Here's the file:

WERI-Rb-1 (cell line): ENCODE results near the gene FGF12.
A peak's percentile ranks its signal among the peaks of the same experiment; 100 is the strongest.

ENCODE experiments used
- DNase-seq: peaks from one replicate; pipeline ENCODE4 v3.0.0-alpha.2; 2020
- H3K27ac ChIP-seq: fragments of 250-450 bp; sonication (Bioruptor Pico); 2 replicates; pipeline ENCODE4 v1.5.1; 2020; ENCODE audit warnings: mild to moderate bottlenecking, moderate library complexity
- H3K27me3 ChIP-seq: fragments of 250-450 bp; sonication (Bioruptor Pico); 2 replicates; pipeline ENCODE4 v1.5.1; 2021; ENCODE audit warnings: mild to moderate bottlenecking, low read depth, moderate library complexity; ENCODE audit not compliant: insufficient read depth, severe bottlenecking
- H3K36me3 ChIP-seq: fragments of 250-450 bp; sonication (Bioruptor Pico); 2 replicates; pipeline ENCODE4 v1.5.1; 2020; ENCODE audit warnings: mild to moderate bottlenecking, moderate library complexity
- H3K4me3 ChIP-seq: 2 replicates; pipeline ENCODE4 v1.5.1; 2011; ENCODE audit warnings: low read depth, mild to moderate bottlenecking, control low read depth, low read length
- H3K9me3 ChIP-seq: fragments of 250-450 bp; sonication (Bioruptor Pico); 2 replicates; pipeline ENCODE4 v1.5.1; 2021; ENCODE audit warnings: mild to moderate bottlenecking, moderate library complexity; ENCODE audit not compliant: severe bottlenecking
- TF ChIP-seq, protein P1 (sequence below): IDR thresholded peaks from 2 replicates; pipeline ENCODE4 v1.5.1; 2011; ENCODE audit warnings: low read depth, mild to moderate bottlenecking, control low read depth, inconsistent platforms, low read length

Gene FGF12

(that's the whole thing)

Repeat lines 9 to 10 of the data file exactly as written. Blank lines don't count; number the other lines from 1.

- H3K9me3 ChIP-seq: fragments of 250-450 bp; sonication (Bioruptor Pico); 2 replicates; pipeline ENCODE4 v1.5.1; 2021; ENCODE audit warnings: mild to moderate bottlenecking, moderate library complexity; ENCODE audit not compliant: severe bottlenecking
- TF ChIP-seq, protein P1 (sequence below): IDR thresholded peaks from 2 replicates; pipeline ENCODE4 v1.5.1; 2011; ENCODE audit warnings: low read depth, mild to moderate bottlenecking, control low read depth, inconsistent platforms, low read length